Putting Michigan First at the Mackinac Policy Conference

The 2019 Detroit Regional Chamber’s Mackinac Policy Conference brought together leaders from business, politics and policy, education, energy, philanthropy, and more to discuss the major issues facing Michigan and how we can best come together as a state to support and advance efforts to address these issues.

A recent “Michigan Matters” roundtable on CBS 62 in Detroit highlighted some of the most pressing issues to arise out of the conference.

Infrastructure Improvements

Many participants at the Mackinac Policy Conference put fixing our roads and improving infrastructure statewide as their most pressing policy concern.

With Governor Gretchen Whitmer (D) providing the opening remarks for the conference, her campaign promise to “fix the damn roads” became a central theme and rallying cry for many leaders in attendance, including M-DOT Director Paul Ajebgba, who highlighted the need to fix our crumbling roads and infrastructure.

AMP believes that any discussion about this issue is incomplete unless it includes improving, upgrading, and enhancing our entire infrastructure, including our energy infrastructure.

How Does Energy Play a Role in MI’s Infrastructure?

Transforming our energy system is fundamental to ensure energy remains reliable, affordable, and sustainable—and keep Michigan in control of its energy future. The process of transformation is complex and involves many small and large changes that will add up to a new way of thinking about energy for everyone in Michigan.

Ensuring our transformation is strategic and successful will require all of us—consumers, energy providers, and policymakers—to work together.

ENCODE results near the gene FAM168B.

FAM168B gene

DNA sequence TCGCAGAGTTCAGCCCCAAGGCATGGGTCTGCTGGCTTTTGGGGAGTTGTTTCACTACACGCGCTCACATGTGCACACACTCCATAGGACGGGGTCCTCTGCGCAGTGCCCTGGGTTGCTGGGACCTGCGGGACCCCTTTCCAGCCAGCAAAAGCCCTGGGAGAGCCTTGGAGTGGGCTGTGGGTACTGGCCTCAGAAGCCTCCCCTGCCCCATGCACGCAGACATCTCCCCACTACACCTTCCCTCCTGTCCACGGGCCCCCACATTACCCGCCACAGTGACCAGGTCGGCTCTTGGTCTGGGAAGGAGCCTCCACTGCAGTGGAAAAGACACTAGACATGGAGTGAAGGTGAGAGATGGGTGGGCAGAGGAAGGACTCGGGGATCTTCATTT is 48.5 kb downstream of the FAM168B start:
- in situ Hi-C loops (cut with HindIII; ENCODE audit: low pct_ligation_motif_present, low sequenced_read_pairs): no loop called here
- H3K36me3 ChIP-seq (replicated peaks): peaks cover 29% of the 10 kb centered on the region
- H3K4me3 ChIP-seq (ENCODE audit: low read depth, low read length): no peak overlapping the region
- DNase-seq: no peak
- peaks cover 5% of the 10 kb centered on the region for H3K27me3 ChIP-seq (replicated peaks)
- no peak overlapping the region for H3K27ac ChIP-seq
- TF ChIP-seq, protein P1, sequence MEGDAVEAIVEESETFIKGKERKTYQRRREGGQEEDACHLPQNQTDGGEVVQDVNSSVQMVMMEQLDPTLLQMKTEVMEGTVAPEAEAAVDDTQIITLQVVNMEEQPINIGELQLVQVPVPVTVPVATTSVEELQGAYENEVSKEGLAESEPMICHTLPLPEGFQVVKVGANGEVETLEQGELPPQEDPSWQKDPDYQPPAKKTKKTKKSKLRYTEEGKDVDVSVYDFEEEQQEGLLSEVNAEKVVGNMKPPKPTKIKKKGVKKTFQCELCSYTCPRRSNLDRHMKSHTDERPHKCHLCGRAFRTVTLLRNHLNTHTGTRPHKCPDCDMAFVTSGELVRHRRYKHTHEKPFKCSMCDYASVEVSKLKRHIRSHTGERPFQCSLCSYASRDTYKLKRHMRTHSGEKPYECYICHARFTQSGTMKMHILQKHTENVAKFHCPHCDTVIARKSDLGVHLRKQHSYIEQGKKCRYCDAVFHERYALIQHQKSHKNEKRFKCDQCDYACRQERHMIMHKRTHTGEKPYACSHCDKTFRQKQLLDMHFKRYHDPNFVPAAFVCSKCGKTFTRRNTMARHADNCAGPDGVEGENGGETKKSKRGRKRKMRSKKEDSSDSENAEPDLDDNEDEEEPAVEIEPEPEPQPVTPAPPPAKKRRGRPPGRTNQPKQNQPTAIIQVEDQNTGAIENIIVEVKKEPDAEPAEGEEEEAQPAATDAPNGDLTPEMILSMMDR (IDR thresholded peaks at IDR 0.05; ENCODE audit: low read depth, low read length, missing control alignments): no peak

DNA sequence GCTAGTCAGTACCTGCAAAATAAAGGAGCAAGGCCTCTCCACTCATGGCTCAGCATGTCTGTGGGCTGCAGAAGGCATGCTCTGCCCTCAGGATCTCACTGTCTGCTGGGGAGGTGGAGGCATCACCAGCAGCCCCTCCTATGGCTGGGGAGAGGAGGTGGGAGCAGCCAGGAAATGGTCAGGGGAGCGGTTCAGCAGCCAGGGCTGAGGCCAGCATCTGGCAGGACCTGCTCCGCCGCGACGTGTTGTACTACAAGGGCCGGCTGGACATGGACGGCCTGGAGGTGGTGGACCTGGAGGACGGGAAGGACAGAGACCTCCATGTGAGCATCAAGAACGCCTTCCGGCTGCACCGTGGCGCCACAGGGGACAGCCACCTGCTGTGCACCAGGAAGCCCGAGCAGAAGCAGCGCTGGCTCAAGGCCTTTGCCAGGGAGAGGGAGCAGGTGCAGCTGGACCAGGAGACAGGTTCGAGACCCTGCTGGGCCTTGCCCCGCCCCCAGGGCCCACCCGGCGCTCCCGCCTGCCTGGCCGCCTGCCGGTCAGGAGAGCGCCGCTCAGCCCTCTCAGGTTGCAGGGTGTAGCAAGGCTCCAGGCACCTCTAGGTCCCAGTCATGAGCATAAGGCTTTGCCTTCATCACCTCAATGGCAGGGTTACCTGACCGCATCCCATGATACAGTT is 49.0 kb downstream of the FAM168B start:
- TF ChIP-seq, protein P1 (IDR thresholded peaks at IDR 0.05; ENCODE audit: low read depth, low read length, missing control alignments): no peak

During an in-depth roundtable reflecting on the Mackinac Policy Conference, the issue of how to improve education in Michigan became a central topic of discussion, just as it was at the conference.

Rick DeVore, PNC’s regional president for Detroit and Southeastern Michigan, stressed the importance of getting everyone on board—from philanthropy to business to unions to teachers to parents—in order to affect positive change from within. He highlighted new programs and grants PNC is supporting along with The Kresge Foundation and W.K. Kellogg Foundation, “which will provide $2.5 million in joint grants to support improvements in early childhood education facilities in Detroit neighborhoods.”

During the roundtable discussion, Tonya Allen, President & CEO of the Skillman Foundation also discussed funding for education and teachers across the state. AMP fully supports these efforts to improve education, and continues to highlight the important investments Michigan’s energy providers make to local school districts statewide—including through state and local tax revenue as well as critical energy efficiency programs that help schools save millions of dollars annually.

How Does Energy Play a Role in Education?

Michigan’s in-state energy providers are among the largest taxpayers in the state and the taxes they pay directly benefit local schools from Detroit to the Upper Peninsula. Some quick numbers below about how local energy providers are funding MI schools

  • $252 million in 2015
  • $1.2 billion over the next decade

2020 Census

The stakes are huge for Michigan when it comes to the 2020 census. As DTE Energy Vice President of Public Affairs Nancy Moody points out, it is vital that every person in Michigan is counted in the next census because “every person is worth about $18,000 in federal funding.”

These funds are vital in helping Michigan tackle the issues we face, including education, health care, early childhood development, senior care, and more. Essentially, ensuring next year’s census goes off without a hitch and fully counts every Michigander is essential to addressing the wide range of issues policymakers, business leaders, and philanthropic groups have identified as major concerns for our state.

The bottom line coming out of the Mackinac Policy Conference is that we are all in this together—and together, we can help build a stronger future for all Michiganders.